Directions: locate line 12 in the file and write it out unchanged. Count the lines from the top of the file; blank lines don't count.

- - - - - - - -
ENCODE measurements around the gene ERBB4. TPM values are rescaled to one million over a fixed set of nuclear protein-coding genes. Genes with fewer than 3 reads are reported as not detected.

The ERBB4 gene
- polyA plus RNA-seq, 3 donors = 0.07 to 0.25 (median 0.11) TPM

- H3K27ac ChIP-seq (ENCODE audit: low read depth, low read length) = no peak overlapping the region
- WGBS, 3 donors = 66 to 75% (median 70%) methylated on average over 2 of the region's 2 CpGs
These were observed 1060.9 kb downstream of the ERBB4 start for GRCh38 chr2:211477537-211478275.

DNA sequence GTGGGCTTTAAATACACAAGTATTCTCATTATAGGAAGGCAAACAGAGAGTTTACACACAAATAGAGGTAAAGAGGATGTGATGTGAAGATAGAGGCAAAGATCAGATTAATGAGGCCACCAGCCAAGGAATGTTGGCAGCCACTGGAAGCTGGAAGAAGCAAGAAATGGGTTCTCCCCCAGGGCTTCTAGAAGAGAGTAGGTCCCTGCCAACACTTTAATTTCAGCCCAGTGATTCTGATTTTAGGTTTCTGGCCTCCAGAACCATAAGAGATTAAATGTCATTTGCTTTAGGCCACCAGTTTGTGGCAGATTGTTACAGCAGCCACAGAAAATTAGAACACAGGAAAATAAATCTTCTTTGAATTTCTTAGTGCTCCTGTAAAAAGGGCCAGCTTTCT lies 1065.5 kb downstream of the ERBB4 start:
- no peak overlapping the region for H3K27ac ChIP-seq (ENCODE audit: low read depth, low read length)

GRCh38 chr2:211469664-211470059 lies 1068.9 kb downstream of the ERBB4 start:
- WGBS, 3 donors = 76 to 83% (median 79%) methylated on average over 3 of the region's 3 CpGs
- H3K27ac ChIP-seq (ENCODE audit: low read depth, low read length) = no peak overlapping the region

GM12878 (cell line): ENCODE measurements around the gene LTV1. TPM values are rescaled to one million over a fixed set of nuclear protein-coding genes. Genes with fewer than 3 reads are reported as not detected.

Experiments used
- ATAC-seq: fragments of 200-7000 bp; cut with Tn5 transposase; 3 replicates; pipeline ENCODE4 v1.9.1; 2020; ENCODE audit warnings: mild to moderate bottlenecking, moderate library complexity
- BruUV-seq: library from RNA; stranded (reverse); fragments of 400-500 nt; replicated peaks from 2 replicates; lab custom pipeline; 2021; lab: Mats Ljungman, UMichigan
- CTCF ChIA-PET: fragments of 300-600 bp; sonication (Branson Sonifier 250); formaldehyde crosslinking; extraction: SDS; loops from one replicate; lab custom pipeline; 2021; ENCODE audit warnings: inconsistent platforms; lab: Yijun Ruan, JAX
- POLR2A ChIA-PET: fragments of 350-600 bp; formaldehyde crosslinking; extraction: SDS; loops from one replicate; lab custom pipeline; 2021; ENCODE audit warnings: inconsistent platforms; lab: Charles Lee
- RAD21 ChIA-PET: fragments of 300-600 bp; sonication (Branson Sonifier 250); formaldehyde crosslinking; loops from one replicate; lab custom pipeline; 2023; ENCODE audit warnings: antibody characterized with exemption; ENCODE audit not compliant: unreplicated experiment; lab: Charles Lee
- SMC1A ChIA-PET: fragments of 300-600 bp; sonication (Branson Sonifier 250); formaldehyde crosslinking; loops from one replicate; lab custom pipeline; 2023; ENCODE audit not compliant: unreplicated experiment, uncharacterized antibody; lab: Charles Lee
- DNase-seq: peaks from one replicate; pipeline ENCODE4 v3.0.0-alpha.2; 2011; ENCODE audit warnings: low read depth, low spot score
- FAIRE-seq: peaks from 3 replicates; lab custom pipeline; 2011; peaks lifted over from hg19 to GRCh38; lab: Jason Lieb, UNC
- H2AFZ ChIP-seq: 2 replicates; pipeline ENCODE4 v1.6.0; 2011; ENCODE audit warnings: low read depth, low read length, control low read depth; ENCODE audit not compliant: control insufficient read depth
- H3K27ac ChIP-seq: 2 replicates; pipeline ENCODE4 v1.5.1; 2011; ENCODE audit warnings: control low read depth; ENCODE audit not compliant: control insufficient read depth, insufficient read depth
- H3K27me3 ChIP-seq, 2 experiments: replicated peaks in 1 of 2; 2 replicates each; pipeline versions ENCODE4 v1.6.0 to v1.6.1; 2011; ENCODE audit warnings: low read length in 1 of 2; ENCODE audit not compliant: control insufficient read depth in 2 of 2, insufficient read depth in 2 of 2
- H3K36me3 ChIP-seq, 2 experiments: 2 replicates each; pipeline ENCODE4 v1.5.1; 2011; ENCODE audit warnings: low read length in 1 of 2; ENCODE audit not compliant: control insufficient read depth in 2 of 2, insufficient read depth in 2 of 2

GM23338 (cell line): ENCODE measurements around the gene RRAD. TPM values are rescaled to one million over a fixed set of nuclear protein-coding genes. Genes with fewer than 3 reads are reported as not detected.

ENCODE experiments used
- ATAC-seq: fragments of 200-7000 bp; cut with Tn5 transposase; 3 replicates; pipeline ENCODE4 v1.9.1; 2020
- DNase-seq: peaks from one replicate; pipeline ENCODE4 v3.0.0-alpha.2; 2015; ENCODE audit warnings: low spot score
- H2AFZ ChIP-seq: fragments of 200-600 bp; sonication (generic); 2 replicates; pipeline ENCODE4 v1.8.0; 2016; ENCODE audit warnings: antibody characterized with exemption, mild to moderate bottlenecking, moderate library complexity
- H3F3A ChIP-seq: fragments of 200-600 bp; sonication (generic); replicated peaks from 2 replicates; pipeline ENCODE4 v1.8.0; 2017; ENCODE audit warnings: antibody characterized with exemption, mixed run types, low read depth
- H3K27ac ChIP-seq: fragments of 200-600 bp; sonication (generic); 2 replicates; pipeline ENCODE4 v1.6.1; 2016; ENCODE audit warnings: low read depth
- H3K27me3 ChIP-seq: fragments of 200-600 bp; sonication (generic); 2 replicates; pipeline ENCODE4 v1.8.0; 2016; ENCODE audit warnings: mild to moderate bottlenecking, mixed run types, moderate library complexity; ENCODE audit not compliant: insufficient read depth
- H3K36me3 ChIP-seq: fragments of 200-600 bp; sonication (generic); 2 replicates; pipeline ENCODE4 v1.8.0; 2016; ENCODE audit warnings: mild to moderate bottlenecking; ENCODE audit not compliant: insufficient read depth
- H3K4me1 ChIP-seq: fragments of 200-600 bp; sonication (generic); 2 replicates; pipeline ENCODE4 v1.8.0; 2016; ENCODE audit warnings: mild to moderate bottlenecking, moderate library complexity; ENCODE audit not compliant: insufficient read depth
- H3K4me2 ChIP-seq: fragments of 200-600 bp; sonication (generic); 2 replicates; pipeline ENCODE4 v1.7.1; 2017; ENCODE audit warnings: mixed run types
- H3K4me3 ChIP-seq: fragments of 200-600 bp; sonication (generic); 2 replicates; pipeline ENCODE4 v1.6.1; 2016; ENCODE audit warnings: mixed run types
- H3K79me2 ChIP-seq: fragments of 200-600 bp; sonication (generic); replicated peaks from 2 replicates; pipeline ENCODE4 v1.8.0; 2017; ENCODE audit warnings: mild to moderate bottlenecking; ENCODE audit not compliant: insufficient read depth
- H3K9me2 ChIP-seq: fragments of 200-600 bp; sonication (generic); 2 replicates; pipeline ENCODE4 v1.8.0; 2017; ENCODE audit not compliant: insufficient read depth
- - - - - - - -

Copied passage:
GM12878 (cell line): ENCODE measurements around the gene LTV1. TPM values are rescaled to one million over a fixed set of nuclear protein-coding genes. Genes with fewer than 3 reads are reported as not detected.